As anyone that follows me on twitter will know I have over the last couple of years become an obsessive bee watcher and have spent many many hours watching them and still find every second exciting. I spent about 150 hours or so watching pollinators for my dissertation and found some quite interesting things which with any luck will be published soon in a scientific journal. Till then I want to keep the results close to my chest but after that I will be sure to write about my findings.
A couple of years ago I wouldn’t have thought there were only a couple of bee species in Britain comprising of the black and yellow stripey bumblebees and honey bees. Since then I have had my eyes opened to another world, a world of small but amazingly beautiful solitary bees.
But why the interest in solitary bees? Well firstly I defy anyone to tell me that they are not intrinsically beautiful. Their ecological value is also unquantifiable! Honey bees are often thought as these wonderful pollinators, which they are for crops in some cases (usually on mass). However, unless I am mistaken, sadly there is now no native honey bees left. Bumblebees and solitary bees in my opinion are far more important pollinators of wildflowers than honey bees are are often ignored. Bumblebee and solitary bee populations have declined at a drastic rate and so have wild flower populations although it is not known whether plant declines caused bee declines or vise versa.
As many of you will realise I’m also an advocate of citizen science and biological recording, this year I have been especially efficient at recording bee species. This has highlighted to me how overlooked these species are as many of the bees I find have never been recorded in the area before. I believe this is not because they are changing their distribution but because noone notices them going about their business, I hope to change this.
I have also opened my eyes to more bumblebee species, for example recently I found a heath bumblebee at a local wildlife trust site. This species I had never seen before and was confirmed as a Heath Bumblebee (Bombus jonellus), a species that had never been recorded in the 10km square before.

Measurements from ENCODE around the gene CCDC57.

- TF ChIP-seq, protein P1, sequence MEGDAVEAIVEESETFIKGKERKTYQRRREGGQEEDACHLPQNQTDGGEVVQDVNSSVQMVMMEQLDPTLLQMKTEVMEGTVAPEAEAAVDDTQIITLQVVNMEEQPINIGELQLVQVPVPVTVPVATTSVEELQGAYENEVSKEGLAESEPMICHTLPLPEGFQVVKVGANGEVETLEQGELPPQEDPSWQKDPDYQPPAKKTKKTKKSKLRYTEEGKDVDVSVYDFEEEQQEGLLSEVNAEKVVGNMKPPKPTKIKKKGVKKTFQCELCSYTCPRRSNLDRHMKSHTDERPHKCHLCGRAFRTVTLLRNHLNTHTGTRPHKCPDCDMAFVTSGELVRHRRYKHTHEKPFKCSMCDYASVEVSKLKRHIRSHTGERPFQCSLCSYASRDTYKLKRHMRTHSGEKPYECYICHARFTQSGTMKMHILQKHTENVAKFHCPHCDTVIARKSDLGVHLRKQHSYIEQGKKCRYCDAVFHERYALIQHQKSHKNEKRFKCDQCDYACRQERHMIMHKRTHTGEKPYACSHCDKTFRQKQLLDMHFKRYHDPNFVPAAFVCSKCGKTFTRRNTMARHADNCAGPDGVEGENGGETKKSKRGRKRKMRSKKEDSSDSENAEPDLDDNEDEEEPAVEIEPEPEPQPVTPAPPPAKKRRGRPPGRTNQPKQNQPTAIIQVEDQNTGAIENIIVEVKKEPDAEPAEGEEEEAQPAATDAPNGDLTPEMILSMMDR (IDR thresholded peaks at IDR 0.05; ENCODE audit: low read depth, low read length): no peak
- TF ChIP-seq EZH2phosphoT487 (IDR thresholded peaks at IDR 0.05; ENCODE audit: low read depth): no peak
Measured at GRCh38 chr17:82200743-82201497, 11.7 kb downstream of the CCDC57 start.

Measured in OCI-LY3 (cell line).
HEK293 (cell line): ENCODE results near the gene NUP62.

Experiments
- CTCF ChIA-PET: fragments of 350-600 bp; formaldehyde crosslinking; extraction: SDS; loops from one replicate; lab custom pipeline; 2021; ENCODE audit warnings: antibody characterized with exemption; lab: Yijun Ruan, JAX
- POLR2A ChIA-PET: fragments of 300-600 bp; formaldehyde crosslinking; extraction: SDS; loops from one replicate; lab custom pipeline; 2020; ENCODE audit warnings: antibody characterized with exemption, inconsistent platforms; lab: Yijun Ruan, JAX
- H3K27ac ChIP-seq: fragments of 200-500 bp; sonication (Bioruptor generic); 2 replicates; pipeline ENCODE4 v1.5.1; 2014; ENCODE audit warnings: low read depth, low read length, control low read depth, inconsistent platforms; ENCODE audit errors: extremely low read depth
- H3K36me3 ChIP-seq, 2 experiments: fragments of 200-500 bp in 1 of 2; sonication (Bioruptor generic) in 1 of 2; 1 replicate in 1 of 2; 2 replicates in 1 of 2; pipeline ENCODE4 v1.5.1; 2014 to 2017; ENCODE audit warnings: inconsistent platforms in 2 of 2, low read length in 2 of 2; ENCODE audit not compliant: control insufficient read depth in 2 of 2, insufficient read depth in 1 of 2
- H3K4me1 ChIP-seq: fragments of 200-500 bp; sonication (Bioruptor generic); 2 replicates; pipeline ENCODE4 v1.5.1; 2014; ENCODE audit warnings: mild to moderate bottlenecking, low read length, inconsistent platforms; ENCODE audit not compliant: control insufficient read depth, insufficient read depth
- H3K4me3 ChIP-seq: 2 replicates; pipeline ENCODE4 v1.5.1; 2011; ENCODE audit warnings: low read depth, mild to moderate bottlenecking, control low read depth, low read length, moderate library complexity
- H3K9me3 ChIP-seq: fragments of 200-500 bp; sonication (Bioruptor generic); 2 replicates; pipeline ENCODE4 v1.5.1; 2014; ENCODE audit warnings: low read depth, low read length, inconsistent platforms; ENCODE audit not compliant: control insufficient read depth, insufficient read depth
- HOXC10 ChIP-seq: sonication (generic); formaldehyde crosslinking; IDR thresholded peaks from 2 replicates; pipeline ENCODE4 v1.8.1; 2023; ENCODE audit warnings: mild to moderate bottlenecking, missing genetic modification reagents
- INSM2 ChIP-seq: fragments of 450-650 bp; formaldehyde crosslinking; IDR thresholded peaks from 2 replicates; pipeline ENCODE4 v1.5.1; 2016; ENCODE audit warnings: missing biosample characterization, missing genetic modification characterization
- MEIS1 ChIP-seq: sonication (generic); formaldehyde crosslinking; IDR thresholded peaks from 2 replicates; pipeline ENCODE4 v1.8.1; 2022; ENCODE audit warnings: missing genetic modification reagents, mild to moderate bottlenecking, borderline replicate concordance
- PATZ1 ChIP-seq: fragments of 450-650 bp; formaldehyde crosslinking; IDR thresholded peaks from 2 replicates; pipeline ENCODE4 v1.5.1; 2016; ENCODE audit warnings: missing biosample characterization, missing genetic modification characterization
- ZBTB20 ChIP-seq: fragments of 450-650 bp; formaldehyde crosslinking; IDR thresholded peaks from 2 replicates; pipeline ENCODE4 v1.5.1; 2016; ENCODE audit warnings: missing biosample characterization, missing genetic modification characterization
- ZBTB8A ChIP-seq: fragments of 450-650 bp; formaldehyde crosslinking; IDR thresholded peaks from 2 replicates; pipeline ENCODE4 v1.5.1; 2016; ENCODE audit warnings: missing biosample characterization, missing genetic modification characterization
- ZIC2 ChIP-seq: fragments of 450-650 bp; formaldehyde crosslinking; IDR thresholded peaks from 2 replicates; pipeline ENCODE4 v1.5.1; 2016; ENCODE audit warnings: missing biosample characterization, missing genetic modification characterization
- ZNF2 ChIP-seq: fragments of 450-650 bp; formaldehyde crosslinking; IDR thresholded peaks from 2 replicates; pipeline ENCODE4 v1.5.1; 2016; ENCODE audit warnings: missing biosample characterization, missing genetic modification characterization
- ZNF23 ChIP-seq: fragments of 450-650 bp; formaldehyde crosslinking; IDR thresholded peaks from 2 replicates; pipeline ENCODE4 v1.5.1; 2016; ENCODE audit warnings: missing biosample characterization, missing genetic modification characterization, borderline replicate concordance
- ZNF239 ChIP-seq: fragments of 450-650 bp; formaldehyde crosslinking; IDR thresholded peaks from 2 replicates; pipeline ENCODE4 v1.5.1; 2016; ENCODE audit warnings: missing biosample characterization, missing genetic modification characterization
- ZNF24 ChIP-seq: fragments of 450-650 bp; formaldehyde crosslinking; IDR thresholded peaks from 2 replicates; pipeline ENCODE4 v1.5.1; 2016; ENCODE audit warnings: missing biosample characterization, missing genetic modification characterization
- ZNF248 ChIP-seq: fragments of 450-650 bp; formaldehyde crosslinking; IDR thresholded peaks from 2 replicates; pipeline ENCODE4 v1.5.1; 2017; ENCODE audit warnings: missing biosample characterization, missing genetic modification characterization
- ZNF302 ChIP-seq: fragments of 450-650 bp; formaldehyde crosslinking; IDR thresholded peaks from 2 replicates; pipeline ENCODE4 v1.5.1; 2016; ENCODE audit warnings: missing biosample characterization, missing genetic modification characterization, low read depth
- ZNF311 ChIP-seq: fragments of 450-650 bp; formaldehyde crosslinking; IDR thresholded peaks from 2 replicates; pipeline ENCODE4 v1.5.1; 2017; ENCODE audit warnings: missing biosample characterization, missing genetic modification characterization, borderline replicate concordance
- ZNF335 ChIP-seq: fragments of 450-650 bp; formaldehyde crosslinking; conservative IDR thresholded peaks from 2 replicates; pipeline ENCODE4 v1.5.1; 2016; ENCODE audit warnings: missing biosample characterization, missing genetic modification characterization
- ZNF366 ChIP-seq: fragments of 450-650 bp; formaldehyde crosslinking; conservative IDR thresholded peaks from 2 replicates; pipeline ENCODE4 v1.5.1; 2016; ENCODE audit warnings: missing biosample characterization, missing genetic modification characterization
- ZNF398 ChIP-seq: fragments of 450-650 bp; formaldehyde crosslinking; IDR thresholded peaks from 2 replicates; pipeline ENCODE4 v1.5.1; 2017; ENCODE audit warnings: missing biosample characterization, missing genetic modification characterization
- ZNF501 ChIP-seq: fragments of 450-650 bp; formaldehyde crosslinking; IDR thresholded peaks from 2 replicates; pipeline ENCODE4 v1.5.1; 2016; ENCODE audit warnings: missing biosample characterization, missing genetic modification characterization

Many people know about cuckoos, a type of bird that lays its eggs in the nest of another bird. But how many people would realise that there are cuckoo bees! There are cuckoo species of both solitary bees and bumblebees but they have different tactics. Cuckoo bumblebee queens find the nest of their host and kill the queen bumblebee. They then take over the nest meaning with the worker bees still continuing to bring back pollen and nectar. She will then produce queens and males towards the end of the season allowing the cycle to continue next year. Cuckoo solitary bees find their host and then lay an egg in the host’s burrow. This then hatches and kills the larvae of the host species and then emerges the following year.
Finally Some Thank Yous
I want to end this blog post with a few quick thank yous, I could thank so many people but here are a few key people I wish to thank. Firstly I would like to thank Jane Adams, she played a huge part in getting me interested in bees and has been really supportive in encouraging my interest and mentioning me to Stuart Roberts, the chairman of the Bees, Wasps and Ants Society. Stuart has been intrinsic in helping me identify bees and I challenge anyone to go for a walk with him looking for bees and not be inspired and in awe of his knowledge. Finally I would like to thank Ian Beavis, Ian has a vast knowledge of bees and has put up with me constantly tweeting him photos for him to help identify. He always replies explaining the key features of the bees in order to not only tell me what species it is but to enable me to understand why it is that species and the ecology of those species.
More Information on Bees
If you wish to find out more information on bees then I recommend these websites
Bees, Wasps and Ants Recording Society
Bumblebee Conservation Trust
Ed Phillips website – full of out of this world photos of bees and other insects.